Nuit Blanche’s response: take the money and invest it in your own businesses, an approach Ms. Hillis was glad to hear.
Ottawa’s challenge will be to make the festival as sustainable here as it has been in larger cities such as Montreal and Toronto, and part of that will mean helping the merchants as much as possible, she said.
“Do we have a critical mass in Ottawa, and do people want to stay up all night walking the streets? It’s an experiment,” she said.
Nuit Blanche is a one-night festival where businesses open their doors, generally for free or low-cost, and allow people from the street to visit. It’s an extravaganza of art installations, free music and other arts and cultural activities.
The first Nuit Blanche ran in Paris in 2002, and expanded to Montreal in 2003 and Toronto in 2006. The Canadian cities have reported great success with the concept.
From looking at the other cities’ experiences, Ms. Hillis says she believes Wellington West (one of a few neighbourhoods hosting Nuit Blanche in Ottawa this year) is perfectly positioned to do so because it is a street built for casual shopping and browsing.
She classifies the event as a boon for new businesses, such as Beyond the Pale. The microbrewery is expected to open this weekend. Already, owner Rob McIsaac has spent time in front of the store handing out vouchers to passers-by to draw them in, according to Ms. Hillis.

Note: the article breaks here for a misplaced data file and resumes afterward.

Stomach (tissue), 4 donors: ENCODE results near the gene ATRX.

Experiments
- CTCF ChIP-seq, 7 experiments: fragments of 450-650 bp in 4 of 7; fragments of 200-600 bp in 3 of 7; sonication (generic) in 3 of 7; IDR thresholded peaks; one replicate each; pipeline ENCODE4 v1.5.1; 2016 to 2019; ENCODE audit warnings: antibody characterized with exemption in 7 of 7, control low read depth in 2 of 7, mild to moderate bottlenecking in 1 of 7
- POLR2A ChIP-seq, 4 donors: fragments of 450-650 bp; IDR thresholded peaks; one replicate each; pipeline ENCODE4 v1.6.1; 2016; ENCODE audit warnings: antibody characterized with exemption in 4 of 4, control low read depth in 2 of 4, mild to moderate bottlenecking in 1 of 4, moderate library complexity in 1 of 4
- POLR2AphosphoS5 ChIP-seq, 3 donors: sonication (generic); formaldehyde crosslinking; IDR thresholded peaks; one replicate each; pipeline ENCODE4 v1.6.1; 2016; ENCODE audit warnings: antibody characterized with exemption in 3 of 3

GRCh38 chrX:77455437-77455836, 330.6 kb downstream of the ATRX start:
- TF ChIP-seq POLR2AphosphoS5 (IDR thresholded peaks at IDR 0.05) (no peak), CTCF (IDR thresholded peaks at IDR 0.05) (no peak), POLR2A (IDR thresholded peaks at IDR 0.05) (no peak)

“You hope people who are tromping through (the neighbourhood), will check out everything, and in that particular case, the microbrewery is the perfect pit stop for a little drink,” Ms. Hillis said.
Success is just a matter of advertising the neighbourhoods’ shops effectively enough to bring in patrons long after the night completes, she added, saying it will come down to principles such as good service.
As for the sponsorship money, she said the BIA’s contributions are fairly modest, but did not have the dollar amount available.
The BIA’s most prominent financial contribution went towards an interactive display of tweets on the Great Canadian Theatre Company building, which is at the corner of Holland Avenue and Wellington Street West.